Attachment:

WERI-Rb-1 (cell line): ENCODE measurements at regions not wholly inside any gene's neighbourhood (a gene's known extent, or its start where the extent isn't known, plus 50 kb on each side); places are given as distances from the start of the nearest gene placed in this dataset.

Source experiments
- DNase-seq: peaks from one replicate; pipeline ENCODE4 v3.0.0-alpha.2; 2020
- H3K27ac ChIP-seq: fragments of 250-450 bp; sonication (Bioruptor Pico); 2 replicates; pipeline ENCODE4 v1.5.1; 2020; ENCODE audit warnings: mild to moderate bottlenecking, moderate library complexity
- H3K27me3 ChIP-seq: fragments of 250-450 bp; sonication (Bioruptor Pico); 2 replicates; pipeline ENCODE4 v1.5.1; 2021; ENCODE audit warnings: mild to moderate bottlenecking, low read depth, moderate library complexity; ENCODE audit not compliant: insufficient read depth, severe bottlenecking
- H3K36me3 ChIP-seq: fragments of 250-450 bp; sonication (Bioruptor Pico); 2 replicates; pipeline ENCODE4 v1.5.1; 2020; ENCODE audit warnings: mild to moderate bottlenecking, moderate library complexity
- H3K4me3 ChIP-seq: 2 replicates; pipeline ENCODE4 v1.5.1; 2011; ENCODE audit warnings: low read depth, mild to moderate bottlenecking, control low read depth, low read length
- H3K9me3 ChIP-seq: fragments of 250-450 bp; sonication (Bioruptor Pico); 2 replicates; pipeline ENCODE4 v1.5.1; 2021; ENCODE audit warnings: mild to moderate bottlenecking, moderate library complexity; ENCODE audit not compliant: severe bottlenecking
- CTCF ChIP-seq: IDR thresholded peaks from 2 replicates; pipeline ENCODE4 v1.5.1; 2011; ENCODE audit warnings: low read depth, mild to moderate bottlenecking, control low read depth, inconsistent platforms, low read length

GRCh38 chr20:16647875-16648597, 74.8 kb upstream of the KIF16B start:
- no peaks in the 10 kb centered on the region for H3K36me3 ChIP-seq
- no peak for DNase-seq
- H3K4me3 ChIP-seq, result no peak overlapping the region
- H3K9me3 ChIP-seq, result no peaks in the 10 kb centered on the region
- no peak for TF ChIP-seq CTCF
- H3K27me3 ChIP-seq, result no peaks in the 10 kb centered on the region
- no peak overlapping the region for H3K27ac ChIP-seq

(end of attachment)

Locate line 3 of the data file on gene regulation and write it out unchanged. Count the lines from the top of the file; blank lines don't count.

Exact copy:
- DNase-seq: peaks from one replicate; pipeline ENCODE4 v3.0.0-alpha.2; 2020